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Opportunities in the COVID19 storm – a wealth of quality on sale

Kevin Cousins, Head of Research at PSG Asset Management
May 28, 2020, 1:22 p.m.
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Word count: 701

The COVID-19 outbreak has plunged the globe into chaos. We are in uncharted territory, from both a societal and a financial market perspective, and trying to predict outcomes is virtually impossible.

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The COVID-19 outbreak has plunged the globe into chaos. We are in uncharted territory, from both a societal and a financial market perspective, and trying to predict outcomes is virtually impossible.

As stewards of investors’ capital, we acknowledge that we don’t know what will happen, and believe it is dangerous to make explicit top-down forecasts for the economy or try to predict the impact on financial markets. What we can do is focus on stocks, answering two key questions:

• Do our investee companies have the resilience to weather the COVID-19 storm?

• Has the general collapse in stock market prices surfaced attractive new opportunities for our clients?

We have also re-evaluated our existing holdings given the COVID-19 uncertainty, using appropriately conservative assumptions.

Where our work has highlighted companies that have suffered a permanent impairment of value, we have acknowledged this new reality and changed our portfolios even at the prevailing low prices. Given that our portfolio companies entered the COVID-19 crisis with resilient balance sheets, low earnings and cheap valuations, i.e. large margins of safety, the impact of these portfolio changes was largely insignificant.

Every extreme market disruption feels unique at the time. Consider the Global Financial Crisis (GFC) following on the unprecedented US housing and mortgage market collapse, and 9/11 when global terror was unleashed. With the benefit of hindsight, we can say that these periods of extreme uncertainty enabled us to build portfolios of exceptional businesses that set up our clients’ funds for the next cycle. We believe the COVID-19 disruption could provide a similar opportunity and have identified three areas of opportunity. 

The sell-off of geared companies

One parallel to the GFC is that as credit spreads widened, companies carrying leverage have been aggressively sold off. This is a rational response. However, some companies are better suited to leverage than others. This includes those with resilient revenues, long-life assets, wide cash operating margins and management teams that conservatively structure debt and keep ample liquidity available. These companies should not be tarred with the same brush as other leveraged businesses.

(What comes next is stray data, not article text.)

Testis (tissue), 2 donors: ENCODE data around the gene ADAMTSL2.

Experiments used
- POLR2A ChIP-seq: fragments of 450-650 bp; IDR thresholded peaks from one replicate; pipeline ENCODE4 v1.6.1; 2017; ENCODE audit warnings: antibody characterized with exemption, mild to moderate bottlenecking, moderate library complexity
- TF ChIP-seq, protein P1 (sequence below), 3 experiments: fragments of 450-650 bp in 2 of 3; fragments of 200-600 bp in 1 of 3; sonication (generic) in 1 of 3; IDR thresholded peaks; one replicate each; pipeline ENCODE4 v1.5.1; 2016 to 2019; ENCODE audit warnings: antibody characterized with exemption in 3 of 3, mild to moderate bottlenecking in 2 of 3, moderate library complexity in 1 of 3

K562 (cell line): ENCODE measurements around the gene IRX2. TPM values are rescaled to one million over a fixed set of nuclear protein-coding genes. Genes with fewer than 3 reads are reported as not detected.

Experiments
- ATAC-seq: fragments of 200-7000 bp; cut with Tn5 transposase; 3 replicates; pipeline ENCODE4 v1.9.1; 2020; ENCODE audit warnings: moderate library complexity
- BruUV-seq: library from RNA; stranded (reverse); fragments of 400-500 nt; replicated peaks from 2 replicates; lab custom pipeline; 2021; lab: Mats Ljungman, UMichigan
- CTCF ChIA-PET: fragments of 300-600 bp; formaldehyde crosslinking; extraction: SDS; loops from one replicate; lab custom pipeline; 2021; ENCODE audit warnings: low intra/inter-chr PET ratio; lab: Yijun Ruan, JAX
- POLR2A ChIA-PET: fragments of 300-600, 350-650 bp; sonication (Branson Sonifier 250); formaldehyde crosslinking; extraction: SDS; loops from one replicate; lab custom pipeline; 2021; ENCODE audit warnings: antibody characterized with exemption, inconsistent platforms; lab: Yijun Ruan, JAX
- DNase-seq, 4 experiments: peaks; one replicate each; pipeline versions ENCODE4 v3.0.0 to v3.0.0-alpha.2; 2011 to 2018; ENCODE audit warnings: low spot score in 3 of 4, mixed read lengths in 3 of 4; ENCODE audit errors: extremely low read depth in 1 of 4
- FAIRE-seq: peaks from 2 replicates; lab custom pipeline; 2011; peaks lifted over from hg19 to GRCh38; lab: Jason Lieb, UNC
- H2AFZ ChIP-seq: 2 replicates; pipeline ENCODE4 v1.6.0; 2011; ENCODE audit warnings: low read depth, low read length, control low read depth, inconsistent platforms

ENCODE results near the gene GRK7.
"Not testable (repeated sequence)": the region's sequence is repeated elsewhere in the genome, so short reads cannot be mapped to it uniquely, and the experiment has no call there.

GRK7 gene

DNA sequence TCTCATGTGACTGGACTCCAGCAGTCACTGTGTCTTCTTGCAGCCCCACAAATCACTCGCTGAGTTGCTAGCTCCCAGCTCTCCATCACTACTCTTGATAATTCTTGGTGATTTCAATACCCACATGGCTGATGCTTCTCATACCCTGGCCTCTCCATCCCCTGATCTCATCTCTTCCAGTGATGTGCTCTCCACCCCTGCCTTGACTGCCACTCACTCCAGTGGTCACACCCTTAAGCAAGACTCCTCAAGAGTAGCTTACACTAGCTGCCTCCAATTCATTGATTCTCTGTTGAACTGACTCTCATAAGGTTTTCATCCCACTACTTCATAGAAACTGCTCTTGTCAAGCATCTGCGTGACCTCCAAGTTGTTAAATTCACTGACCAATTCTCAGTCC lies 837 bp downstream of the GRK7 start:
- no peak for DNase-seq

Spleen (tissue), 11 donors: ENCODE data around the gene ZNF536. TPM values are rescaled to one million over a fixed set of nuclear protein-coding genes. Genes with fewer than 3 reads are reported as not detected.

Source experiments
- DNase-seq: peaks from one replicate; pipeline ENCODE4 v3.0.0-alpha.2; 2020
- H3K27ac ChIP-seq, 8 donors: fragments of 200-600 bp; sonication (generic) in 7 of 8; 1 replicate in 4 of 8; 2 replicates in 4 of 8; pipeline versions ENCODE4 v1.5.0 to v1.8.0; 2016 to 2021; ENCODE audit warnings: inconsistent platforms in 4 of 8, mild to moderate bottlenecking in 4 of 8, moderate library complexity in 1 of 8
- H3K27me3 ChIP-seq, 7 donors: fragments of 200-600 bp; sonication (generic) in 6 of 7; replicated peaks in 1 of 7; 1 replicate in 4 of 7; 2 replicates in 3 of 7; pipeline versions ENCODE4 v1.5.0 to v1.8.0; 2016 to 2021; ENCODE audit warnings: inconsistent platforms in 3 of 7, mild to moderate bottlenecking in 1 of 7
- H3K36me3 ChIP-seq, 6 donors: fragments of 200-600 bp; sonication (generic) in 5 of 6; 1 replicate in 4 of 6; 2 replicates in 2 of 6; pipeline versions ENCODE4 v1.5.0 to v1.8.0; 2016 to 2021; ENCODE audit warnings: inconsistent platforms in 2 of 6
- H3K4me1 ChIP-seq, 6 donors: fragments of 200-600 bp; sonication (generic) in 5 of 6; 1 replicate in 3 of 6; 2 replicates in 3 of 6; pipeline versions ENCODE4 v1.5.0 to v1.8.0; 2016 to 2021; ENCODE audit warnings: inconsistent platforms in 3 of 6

The scramble to get out of emerging markets

Emerging markets, including South Africa, have suffered enormous outflows of capital as foreign investors sold investments and repatriated their funds. Emerging markets were already looking cheap, with low earnings and ratings near cyclical lows. This latest move down provides fantastic value across even very high-quality emerging market companies. 

An aversion to financials

Finally, the financial sector has displayed a very high ‘beta’, falling much more than the broader market. We think much of this is due to ‘muscle memory’ from the GFC when financials were the epicentre of the crisis and their highly leveraged balance sheets and high valuations provided a catalyst for dramatic drops in prices. However, the situation preceding the COVID-19 sell-off was very different, with strong capital levels (lower leverage) and attractively low multiples of book or embedded value. In particular, life assurers focused on protection products have been severely devalued, despite a resilient business model that carries little systemic risk and stable contractual revenues through the economic shutdown. Mortality stress tests have little impact on embedded values, given the high average age of COVID-19 related deaths, offset from products such as annuities and the finite period over which the pandemic is likely to play out. 

Seeing the opportunity in the crisis

We have been buyers of companies like AB Inbev, Shoprite, Liberty Global, Prudential, Discovery and Brookfield Asset Management. These are stocks we know well and like but in many cases had historically chosen to sell or reduce our positions as prices rose and the margin of safety diminished. Thus, while COVID-19 has produced much hardship and loss, it has also afforded us an opportunity to buy shares in these quality companies at remarkably wide margins of safety.

Our ongoing research is focused on adding more ‘quality on sale’ stocks to our portfolios. We are finding these both among our historic holdings that we know well and can convert quickly, and in new opportunities. While we don’t know how long the COVID-19 disruption will last, we do know that buying resilient businesses priced at financial crisis ratings offers a fantastic starting point for excellent long-term returns.

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